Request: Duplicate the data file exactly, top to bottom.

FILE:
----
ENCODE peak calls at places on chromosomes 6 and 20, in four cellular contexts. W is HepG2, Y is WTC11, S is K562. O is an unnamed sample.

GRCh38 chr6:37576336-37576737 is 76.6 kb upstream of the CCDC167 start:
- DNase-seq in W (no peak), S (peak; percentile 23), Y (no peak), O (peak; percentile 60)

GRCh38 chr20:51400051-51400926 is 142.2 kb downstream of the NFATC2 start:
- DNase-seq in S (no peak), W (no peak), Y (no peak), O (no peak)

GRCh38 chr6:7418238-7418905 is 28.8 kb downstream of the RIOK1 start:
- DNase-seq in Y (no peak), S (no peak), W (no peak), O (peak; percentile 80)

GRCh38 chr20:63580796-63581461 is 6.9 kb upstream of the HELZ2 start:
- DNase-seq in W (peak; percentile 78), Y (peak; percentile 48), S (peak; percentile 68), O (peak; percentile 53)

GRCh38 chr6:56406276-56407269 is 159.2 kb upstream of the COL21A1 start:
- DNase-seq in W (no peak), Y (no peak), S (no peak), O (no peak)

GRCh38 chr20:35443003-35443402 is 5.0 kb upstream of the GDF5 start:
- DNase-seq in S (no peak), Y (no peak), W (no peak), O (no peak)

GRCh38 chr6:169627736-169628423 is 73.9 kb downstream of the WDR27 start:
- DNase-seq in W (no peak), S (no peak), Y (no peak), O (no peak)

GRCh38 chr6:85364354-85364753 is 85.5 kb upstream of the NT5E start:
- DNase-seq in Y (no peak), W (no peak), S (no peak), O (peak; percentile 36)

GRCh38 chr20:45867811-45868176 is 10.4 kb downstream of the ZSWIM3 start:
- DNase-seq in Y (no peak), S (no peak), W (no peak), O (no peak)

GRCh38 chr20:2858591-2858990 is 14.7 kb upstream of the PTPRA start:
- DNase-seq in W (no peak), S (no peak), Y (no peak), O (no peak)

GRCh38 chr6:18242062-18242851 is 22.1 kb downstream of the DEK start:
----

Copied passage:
ENCODE peak calls at places on chromosomes 6 and 20, in four cellular contexts. W is HepG2, Y is WTC11, S is K562. O is an unnamed sample.

GRCh38 chr6:37576336-37576737 is 76.6 kb upstream of the CCDC167 start:
- DNase-seq in W (no peak), S (peak; percentile 23), Y (no peak), O (peak; percentile 60)

GRCh38 chr20:51400051-51400926 is 142.2 kb downstream of the NFATC2 start:
- DNase-seq in S (no peak), W (no peak), Y (no peak), O (no peak)

GRCh38 chr6:7418238-7418905 is 28.8 kb downstream of the RIOK1 start:
- DNase-seq in Y (no peak), S (no peak), W (no peak), O (peak; percentile 80)

GRCh38 chr20:63580796-63581461 is 6.9 kb upstream of the HELZ2 start:
- DNase-seq in W (peak; percentile 78), Y (peak; percentile 48), S (peak; percentile 68), O (peak; percentile 53)

GRCh38 chr6:56406276-56407269 is 159.2 kb upstream of the COL21A1 start:
- DNase-seq in W (no peak), Y (no peak), S (no peak), O (no peak)

GRCh38 chr20:35443003-35443402 is 5.0 kb upstream of the GDF5 start:
- DNase-seq in S (no peak), Y (no peak), W (no peak), O (no peak)

GRCh38 chr6:169627736-169628423 is 73.9 kb downstream of the WDR27 start:
- DNase-seq in W (no peak), S (no peak), Y (no peak), O (no peak)

GRCh38 chr6:85364354-85364753 is 85.5 kb upstream of the NT5E start:
- DNase-seq in Y (no peak), W (no peak), S (no peak), O (peak; percentile 36)

GRCh38 chr20:45867811-45868176 is 10.4 kb downstream of the ZSWIM3 start:
- DNase-seq in Y (no peak), S (no peak), W (no peak), O (no peak)

GRCh38 chr20:2858591-2858990 is 14.7 kb upstream of the PTPRA start:
- DNase-seq in W (no peak), S (no peak), Y (no peak), O (no peak)

GRCh38 chr6:18242062-18242851 is 22.1 kb downstream of the DEK start: